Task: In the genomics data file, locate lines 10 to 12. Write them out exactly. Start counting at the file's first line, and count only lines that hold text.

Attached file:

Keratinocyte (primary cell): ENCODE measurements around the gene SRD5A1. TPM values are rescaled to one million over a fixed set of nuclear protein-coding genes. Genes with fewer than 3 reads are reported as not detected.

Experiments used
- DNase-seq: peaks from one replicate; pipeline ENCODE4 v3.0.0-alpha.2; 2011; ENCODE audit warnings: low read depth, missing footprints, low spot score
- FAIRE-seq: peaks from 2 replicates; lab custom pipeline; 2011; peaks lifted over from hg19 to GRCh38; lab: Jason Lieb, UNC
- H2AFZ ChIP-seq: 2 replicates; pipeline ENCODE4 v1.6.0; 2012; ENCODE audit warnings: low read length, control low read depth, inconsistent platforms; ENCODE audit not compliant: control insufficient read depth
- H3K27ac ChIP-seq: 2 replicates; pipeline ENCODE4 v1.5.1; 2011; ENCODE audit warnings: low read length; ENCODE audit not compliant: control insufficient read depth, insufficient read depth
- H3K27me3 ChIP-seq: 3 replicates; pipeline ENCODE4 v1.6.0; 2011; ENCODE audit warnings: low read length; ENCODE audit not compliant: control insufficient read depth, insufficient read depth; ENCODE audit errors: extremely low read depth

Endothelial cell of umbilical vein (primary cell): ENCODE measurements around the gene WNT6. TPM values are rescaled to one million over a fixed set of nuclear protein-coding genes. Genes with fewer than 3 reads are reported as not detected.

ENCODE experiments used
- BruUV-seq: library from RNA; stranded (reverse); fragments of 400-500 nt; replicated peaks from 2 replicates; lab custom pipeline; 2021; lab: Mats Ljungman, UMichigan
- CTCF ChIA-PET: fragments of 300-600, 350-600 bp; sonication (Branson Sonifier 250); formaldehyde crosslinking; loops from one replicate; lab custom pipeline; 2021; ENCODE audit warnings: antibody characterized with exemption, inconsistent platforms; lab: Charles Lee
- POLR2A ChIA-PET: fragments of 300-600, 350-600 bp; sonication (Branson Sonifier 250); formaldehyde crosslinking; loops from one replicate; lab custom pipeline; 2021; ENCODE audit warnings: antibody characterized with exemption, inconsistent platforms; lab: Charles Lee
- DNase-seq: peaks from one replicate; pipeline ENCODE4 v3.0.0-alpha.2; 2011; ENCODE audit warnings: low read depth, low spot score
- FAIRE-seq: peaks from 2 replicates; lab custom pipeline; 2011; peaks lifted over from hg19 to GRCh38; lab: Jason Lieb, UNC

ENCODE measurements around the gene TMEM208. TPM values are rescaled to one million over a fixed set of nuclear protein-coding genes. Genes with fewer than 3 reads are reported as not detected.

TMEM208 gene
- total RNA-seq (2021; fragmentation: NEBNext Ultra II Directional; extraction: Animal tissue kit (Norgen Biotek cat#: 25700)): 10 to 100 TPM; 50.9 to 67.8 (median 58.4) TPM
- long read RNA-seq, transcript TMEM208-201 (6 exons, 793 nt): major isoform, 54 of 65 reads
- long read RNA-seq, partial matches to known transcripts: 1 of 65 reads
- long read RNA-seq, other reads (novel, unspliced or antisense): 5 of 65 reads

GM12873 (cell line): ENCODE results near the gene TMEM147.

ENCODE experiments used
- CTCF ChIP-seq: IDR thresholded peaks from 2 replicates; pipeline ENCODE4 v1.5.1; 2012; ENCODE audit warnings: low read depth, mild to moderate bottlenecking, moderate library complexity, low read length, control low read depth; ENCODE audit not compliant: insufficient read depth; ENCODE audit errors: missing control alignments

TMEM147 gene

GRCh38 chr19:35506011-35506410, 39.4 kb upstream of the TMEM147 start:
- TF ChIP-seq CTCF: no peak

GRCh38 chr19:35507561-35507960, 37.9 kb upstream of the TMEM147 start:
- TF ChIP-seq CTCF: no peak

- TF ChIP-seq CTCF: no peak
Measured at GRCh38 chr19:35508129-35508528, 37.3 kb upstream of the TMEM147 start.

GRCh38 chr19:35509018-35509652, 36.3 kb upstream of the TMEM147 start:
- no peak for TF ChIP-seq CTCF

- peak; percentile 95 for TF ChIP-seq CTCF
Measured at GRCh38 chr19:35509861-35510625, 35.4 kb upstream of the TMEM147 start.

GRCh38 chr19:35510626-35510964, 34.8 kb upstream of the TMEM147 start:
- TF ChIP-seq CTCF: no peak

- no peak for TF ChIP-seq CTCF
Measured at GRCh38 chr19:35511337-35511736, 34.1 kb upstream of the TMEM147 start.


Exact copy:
- BruUV-seq: library from RNA; stranded (reverse); fragments of 400-500 nt; replicated peaks from 2 replicates; lab custom pipeline; 2021; lab: Mats Ljungman, UMichigan
- CTCF ChIA-PET: fragments of 300-600, 350-600 bp; sonication (Branson Sonifier 250); formaldehyde crosslinking; loops from one replicate; lab custom pipeline; 2021; ENCODE audit warnings: antibody characterized with exemption, inconsistent platforms; lab: Charles Lee
- POLR2A ChIA-PET: fragments of 300-600, 350-600 bp; sonication (Branson Sonifier 250); formaldehyde crosslinking; loops from one replicate; lab custom pipeline; 2021; ENCODE audit warnings: antibody characterized with exemption, inconsistent platforms; lab: Charles Lee